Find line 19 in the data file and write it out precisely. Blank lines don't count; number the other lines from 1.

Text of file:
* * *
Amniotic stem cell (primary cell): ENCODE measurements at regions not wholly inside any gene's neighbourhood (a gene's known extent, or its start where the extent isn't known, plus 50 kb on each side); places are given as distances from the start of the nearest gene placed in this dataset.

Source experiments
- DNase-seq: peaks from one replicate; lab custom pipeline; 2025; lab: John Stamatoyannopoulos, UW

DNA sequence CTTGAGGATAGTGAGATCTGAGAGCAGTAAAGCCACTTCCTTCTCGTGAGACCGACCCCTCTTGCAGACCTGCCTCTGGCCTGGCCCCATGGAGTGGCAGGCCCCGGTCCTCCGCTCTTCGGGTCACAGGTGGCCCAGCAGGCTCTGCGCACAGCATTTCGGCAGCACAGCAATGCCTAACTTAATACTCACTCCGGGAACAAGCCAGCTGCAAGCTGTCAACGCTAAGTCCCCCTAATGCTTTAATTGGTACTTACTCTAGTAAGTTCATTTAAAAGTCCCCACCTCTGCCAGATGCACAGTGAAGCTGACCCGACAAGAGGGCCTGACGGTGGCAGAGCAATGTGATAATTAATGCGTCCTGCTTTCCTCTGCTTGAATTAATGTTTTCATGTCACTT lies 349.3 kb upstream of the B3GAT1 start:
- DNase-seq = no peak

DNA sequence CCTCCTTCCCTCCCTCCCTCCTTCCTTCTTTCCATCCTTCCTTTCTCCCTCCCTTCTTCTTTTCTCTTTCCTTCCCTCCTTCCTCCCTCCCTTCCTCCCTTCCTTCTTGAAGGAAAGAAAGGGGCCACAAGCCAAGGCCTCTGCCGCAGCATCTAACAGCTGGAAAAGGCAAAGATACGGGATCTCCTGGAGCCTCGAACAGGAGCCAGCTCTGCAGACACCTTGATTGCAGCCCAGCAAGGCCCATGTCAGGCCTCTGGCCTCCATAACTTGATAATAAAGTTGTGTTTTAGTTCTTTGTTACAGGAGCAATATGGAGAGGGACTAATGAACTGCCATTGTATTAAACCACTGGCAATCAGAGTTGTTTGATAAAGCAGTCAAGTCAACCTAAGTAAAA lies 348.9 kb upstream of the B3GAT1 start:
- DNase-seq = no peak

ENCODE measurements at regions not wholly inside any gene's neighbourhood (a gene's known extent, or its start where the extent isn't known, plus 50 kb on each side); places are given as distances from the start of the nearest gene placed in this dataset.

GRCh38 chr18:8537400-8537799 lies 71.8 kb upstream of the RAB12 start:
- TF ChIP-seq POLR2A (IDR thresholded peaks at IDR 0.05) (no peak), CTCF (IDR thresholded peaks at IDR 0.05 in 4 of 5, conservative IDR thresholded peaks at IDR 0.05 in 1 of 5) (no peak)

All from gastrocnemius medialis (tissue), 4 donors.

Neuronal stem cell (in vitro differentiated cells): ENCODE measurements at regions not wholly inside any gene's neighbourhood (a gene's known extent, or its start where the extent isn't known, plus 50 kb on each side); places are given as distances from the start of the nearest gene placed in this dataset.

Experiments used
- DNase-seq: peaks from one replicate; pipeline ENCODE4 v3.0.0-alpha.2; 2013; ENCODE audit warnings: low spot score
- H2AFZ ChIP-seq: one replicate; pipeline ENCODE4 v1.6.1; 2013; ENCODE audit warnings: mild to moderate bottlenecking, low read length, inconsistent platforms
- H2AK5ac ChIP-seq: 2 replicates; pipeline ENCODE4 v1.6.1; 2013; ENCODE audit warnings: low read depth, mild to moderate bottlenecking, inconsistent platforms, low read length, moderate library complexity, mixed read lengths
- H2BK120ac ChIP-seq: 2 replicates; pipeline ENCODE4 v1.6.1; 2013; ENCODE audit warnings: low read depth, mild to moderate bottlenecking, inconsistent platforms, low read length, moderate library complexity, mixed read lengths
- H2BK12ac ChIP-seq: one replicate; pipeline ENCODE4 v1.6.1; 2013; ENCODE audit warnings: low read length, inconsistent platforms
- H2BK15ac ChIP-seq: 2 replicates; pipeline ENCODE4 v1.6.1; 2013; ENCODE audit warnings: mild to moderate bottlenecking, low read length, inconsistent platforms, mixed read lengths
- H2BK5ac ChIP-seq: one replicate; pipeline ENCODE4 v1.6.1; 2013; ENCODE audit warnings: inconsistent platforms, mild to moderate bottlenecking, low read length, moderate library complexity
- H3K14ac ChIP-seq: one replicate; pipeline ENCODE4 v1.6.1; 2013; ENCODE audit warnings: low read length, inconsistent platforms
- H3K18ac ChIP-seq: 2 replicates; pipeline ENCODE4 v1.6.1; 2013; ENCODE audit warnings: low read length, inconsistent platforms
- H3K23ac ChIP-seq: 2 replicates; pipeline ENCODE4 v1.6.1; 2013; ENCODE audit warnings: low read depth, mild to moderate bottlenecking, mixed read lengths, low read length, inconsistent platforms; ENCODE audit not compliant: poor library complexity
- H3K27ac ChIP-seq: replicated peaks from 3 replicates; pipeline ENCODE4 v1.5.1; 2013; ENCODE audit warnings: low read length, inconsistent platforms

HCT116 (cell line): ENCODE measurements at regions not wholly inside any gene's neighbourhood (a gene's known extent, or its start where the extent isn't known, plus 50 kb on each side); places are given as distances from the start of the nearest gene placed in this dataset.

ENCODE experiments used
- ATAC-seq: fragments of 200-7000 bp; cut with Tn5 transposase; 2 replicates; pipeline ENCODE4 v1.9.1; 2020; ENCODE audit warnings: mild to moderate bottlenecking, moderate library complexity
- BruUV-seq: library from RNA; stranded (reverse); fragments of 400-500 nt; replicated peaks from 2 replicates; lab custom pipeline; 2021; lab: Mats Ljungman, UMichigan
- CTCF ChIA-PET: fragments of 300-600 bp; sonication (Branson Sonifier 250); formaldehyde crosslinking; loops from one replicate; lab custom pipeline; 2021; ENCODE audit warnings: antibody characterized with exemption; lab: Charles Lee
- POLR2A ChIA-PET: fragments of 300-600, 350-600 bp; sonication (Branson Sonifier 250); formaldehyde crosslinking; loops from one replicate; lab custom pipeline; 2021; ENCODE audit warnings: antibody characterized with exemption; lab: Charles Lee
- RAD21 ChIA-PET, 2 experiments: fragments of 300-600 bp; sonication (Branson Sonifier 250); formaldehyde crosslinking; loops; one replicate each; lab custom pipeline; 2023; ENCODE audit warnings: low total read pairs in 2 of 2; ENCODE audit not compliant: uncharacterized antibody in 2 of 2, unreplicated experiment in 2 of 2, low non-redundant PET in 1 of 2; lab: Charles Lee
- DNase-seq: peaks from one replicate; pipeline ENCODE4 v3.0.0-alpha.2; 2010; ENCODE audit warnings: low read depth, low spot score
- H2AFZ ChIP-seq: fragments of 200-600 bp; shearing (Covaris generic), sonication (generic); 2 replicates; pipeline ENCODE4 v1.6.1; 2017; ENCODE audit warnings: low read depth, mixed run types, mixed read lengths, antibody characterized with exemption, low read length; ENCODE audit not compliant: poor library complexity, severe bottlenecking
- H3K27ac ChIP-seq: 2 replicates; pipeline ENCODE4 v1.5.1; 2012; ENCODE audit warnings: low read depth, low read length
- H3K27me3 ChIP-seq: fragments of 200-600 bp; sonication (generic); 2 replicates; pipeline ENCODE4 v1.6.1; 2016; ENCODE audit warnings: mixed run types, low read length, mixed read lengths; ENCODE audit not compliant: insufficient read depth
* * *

- H2BK15ac ChIP-seq: 2 replicates; pipeline ENCODE4 v1.6.1; 2013; ENCODE audit warnings: mild to moderate bottlenecking, low read length, inconsistent platforms, mixed read lengths